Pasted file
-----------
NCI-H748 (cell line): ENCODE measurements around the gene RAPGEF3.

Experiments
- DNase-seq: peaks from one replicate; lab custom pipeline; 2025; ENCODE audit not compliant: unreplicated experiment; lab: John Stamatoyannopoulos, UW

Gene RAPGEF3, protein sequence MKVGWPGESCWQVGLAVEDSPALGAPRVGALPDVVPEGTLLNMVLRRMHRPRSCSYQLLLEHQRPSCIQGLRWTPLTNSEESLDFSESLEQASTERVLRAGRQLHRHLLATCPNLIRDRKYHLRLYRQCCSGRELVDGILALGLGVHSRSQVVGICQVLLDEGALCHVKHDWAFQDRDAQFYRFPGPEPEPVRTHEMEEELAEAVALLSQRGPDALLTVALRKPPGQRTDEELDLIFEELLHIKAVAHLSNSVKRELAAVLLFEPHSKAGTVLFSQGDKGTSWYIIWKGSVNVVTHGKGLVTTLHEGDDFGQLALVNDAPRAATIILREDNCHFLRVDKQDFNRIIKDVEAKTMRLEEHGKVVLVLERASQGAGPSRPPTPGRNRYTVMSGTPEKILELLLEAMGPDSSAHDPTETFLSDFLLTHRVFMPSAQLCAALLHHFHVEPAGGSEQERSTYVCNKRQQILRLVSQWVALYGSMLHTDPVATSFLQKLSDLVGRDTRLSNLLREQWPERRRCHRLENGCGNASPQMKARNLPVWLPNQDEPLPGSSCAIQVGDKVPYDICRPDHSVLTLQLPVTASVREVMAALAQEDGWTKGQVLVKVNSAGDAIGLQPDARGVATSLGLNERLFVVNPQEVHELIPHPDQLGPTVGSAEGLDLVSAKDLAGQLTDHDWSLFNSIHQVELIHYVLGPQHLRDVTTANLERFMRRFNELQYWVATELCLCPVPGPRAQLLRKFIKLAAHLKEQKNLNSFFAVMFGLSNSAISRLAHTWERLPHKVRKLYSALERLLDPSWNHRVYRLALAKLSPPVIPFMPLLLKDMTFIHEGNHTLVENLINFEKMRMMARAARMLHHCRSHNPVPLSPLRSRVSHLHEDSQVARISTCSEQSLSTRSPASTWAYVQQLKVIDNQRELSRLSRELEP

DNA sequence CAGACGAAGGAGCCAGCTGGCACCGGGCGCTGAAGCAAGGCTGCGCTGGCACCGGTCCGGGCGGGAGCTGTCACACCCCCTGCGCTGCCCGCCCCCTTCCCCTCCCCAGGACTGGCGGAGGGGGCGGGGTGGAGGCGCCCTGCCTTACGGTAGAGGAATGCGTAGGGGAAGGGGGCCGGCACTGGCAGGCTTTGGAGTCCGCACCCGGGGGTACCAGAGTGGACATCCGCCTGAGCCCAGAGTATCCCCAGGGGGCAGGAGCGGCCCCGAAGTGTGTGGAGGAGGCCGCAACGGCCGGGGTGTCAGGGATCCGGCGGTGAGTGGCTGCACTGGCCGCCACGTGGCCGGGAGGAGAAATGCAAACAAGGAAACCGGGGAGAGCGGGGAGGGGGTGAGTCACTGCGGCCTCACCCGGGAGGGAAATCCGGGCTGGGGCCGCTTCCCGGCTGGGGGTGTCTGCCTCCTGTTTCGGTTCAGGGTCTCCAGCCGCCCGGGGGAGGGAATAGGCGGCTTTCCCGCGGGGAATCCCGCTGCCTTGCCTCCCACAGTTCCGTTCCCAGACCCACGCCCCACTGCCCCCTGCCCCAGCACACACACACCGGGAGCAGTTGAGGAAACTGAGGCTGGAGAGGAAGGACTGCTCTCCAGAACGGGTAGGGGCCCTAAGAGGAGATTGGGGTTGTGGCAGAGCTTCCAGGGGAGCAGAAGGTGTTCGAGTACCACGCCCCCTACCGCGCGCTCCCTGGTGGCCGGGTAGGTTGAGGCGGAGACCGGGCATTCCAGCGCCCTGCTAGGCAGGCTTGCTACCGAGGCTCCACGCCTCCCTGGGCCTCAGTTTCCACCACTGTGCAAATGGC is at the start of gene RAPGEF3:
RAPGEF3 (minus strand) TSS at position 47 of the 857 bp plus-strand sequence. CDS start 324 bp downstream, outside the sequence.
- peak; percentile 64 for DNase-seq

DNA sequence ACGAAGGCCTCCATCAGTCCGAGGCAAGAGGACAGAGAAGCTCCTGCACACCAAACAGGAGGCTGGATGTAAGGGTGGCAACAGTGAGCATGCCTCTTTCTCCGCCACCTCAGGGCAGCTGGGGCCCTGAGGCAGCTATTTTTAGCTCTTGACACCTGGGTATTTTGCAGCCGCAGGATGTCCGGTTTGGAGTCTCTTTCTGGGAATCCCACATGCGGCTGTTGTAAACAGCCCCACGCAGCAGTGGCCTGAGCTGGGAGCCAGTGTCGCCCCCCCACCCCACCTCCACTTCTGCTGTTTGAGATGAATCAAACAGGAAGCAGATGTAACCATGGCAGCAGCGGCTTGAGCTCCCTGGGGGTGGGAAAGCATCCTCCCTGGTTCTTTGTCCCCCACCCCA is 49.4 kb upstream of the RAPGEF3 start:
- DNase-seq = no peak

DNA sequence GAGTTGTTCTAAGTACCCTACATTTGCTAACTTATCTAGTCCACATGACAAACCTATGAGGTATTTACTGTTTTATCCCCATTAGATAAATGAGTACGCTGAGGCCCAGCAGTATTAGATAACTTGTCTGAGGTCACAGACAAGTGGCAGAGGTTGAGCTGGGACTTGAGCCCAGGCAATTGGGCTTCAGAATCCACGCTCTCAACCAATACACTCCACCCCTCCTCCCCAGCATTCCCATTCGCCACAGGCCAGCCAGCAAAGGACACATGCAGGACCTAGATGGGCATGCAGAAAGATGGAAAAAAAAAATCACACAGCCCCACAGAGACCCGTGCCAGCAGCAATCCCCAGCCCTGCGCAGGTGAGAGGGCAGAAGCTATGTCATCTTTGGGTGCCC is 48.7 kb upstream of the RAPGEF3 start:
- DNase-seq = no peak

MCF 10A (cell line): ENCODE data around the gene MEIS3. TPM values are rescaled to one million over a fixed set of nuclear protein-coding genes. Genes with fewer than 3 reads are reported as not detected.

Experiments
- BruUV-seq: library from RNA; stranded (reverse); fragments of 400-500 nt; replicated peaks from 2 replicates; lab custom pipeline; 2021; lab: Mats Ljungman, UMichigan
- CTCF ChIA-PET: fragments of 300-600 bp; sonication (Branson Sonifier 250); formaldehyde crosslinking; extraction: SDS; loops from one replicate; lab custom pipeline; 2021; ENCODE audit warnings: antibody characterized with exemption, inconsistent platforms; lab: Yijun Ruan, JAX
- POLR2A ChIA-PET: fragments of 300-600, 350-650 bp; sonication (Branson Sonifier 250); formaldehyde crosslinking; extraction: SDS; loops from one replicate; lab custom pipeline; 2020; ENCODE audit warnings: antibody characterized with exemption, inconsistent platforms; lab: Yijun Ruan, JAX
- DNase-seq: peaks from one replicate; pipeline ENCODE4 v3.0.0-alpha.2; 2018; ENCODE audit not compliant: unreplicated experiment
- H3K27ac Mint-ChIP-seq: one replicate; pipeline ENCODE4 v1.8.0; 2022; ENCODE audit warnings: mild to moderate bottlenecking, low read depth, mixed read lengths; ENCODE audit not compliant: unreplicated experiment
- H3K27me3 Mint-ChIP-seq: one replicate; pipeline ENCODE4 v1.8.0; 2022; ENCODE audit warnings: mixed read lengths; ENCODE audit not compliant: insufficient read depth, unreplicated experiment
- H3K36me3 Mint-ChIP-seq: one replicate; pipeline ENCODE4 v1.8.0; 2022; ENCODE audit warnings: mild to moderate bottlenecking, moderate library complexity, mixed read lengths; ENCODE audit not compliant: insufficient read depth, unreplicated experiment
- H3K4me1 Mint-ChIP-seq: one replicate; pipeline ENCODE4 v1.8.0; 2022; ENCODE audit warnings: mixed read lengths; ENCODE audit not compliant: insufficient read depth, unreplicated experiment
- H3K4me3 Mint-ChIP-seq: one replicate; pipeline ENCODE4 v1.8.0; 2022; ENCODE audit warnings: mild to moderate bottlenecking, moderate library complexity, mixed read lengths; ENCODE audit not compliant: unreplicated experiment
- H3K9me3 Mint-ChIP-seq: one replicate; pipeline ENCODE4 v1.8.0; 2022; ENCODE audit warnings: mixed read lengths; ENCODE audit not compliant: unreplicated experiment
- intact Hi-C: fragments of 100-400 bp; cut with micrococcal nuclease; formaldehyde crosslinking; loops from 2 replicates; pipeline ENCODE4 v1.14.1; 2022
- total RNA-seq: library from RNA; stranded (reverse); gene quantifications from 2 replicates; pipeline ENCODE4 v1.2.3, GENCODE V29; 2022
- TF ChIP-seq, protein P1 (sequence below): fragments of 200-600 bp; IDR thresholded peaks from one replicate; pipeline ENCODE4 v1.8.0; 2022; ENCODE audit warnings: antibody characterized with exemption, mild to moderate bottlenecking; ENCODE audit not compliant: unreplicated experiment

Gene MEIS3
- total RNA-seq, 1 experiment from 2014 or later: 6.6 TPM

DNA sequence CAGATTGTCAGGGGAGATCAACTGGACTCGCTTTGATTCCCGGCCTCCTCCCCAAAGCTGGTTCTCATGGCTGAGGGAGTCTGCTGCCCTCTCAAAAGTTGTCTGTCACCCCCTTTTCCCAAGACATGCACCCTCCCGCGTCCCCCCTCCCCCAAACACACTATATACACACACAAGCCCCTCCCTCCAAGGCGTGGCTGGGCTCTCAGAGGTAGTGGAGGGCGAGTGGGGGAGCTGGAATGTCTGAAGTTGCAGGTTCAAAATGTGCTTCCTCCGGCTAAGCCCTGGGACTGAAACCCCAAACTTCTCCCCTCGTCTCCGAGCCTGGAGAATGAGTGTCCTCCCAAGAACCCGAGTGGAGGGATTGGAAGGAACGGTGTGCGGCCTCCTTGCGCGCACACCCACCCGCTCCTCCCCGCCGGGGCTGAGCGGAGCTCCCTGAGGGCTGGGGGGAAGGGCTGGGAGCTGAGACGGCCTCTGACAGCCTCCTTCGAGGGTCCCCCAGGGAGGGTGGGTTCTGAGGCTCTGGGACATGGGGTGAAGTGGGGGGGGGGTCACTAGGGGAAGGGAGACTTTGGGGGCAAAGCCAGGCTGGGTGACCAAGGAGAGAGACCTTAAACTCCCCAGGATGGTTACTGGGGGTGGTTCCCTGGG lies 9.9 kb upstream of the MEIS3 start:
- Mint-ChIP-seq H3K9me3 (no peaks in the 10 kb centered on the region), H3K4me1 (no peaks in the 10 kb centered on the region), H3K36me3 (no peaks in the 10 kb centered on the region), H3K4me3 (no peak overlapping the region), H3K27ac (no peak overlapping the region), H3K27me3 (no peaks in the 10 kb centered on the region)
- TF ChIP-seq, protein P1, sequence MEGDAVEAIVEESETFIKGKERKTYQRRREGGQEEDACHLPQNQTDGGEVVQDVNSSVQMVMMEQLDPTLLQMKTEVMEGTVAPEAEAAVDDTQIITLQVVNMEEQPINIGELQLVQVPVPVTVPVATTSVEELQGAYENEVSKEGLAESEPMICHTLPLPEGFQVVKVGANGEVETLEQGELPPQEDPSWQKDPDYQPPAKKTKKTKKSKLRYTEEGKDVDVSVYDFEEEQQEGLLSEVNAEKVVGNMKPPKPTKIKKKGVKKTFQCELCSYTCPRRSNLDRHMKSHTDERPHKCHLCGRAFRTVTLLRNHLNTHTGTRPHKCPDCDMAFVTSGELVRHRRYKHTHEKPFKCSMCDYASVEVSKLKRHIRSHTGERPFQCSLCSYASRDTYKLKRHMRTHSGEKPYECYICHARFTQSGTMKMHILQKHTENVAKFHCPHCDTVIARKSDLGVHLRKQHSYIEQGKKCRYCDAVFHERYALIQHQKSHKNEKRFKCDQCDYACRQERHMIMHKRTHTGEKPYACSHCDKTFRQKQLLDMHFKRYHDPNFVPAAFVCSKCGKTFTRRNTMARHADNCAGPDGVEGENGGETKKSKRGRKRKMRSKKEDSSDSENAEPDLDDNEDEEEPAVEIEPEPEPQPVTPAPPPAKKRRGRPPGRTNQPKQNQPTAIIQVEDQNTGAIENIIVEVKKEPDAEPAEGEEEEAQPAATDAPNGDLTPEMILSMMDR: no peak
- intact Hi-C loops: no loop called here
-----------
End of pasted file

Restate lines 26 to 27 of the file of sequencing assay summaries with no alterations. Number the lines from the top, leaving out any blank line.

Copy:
- TF ChIP-seq, protein P1 (sequence below): fragments of 200-600 bp; IDR thresholded peaks from one replicate; pipeline ENCODE4 v1.8.0; 2022; ENCODE audit warnings: antibody characterized with exemption, mild to moderate bottlenecking; ENCODE audit not compliant: unreplicated experiment

Gene MEIS3